TR v Ludlow Street Healthcare Ltd  UKUT 152 (AAC) (Judge Jacobs): The appeal against an interlocutory decision not to order disclosure of medical records was unsuccessful. The judgment contains guidance on appealing case management decisions, in particular from the MHT for Wales. Click here for transcript.
R v O  EWCA Crim 376 (Goss LJ, Ramsey J and Sir Christopher Holland): A life sentence was quashed and s37/41 MHA 1983 hospital order substituted. The life sentence had been passed in the context of confusion about bed availability, and the lack of a second s37 MHA 1983 recommendation. There was utility in making the Appellant a patient rather than a prisoner because it was manifestly the right order to make on all the evidence and there were advantages in terms of treatment. The order had advantages to the Appellant in terms of benefits and it would best ensure the protection of the public. Click here for transcript.
R (on the application of PA) v Governor of Lewes Prison  EWHC 704 (Admin) (Burnett J): On refusing an application the court held that although a prisoner suffered from moderate to marked social phobia he was not "infirm" so as to meet the requirement of exceptionality in relevant prison guidance that would otherwise have justified his release on home detention curfew. Click here for transcript.
R (on the application of HH) (Claimant) v City of Westminster Magistrates’ Court (Defendant) : HH (First Appellant) v Italy (Respondent) : PH (Second Appellant) v Italy (Respondent) & (1) X (2) Y (3) Z (By their litigation friend the Official Solicitor) (Interested Parties)  EWHC 1145 (Admin) (Laws LJ): On dismissing the appeals the Court held that although the best interests of affected children were a primary consideration in extradition cases, they could not generally override the public interest in effective extradition procedures. Furthermore, it was not oppressive to extradite the appellant by reason of any mental condition as her behaviour was an extreme reaction to the extradition proceedings rather than a mental illness. Click here for transcript.
R (on the application of Ian Griffin) (Claimant) v City of Westminster Magistrates’ Court (Defendant) & Tribunal De Grande Instance France (Interested Party) : Ian Griffin v Tribunal De Grande Instance France  EWHC 943 (Admin) (Collins J): On dismissing the application and dismissing the appeal the court held that the district judge was entitled to refuse to adjourn extradition proceedings and to give judgment in the absence of the defendant (claimant in this case) and was also right in the district judge’s decision that it was appropriate to make an extradition order despite the attempts at suicide made by the Claimant whilst held on remand. The court reasoned that the medical evidence established that the attempts at suicide resulted from stress which was as likely to exist whether the Claimant was in England or in France. It was not a case where it could be said that there was a very high risk of suicide succeeding if he was extradited since the French have available and would implement all proper means of treatment. The district judge was correct to decide that further delay was unreasonable and that consideration of the Claimant's condition following his most recent suicide attempt was unnecessary. Click here for transcript.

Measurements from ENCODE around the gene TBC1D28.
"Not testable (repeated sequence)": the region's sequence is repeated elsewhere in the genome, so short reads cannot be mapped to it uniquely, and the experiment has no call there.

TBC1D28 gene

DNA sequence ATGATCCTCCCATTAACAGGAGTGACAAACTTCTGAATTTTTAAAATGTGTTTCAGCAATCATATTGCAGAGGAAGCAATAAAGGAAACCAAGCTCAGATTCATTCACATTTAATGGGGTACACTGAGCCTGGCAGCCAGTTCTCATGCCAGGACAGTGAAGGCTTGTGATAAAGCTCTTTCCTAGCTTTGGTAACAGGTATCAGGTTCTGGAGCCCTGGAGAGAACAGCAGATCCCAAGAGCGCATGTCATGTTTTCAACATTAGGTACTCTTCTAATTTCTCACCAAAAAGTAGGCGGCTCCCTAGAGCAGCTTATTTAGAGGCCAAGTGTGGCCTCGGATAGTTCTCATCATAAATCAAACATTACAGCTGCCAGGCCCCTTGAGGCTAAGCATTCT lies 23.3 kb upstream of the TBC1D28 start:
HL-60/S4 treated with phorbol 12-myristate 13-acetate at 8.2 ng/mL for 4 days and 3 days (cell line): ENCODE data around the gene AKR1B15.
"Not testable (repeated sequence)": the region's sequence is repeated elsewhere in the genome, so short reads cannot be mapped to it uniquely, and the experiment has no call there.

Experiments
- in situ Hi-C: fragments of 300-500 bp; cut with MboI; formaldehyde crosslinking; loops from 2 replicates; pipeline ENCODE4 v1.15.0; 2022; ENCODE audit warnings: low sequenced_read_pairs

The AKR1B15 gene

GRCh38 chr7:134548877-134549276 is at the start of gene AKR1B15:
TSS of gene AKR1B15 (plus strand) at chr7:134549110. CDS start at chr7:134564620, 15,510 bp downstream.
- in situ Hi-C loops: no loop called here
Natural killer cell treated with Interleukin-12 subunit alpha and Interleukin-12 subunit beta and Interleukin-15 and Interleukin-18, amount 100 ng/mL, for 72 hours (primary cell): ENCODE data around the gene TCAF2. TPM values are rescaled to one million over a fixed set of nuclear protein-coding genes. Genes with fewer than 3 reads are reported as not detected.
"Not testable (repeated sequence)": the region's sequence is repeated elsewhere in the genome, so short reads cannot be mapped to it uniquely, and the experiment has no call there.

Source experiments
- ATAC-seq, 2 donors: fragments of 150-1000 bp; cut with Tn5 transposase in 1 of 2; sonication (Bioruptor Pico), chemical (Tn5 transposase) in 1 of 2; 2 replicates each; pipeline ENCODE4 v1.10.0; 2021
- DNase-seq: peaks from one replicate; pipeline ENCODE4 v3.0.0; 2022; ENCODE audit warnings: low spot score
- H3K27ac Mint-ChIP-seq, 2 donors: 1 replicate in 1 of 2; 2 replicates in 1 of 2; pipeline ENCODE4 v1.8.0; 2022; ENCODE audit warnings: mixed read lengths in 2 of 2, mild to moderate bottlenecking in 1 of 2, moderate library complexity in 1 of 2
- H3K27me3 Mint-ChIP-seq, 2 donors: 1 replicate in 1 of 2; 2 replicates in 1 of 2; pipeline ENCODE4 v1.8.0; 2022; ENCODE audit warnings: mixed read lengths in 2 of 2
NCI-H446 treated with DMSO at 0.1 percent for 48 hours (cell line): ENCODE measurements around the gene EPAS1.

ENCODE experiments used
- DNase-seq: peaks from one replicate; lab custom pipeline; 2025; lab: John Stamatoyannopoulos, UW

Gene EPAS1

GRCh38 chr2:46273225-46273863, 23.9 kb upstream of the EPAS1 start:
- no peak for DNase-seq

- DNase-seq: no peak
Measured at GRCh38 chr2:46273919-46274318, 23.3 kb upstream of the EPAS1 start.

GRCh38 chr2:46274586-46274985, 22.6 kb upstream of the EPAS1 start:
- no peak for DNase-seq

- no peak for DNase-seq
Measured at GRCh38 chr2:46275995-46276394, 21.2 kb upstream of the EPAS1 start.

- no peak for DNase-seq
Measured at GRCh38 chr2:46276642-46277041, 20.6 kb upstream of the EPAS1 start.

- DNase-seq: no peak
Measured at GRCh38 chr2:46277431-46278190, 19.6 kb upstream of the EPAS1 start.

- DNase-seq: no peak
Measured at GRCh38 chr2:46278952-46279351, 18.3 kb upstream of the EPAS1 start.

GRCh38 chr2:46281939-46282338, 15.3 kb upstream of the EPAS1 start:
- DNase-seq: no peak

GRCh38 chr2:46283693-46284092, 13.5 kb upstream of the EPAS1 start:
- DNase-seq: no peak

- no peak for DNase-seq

AH v West London Mental Health Trust  UKUT 74 (AAC) (Carnwath LJ, Judge Levenson, Judge Cooper): The Upper Tribunal held that to order an off-site public hearing of a mental patient's appeal against a refusal to discharge him would not impose a disproportionate burden on the relevant authorities. Click here for transcript.
AH v (1) Hertfordshire NHS Foundation Trust (2) Ealing PCT  EWHC 276 (Fam) (Jackson J): The court provisionally decided that it would not be in the best interests of an adult with severe learning disabilities and behavioural difficulties caused by autistic spectrum disorder to move from a specialist residential service into alternative accommodation in the wider community. The Court reasoned that care in the community was not an absolute policy and initiatives designed to personalise care and promote choice should not be applied to the opposite effect. No free transcript available.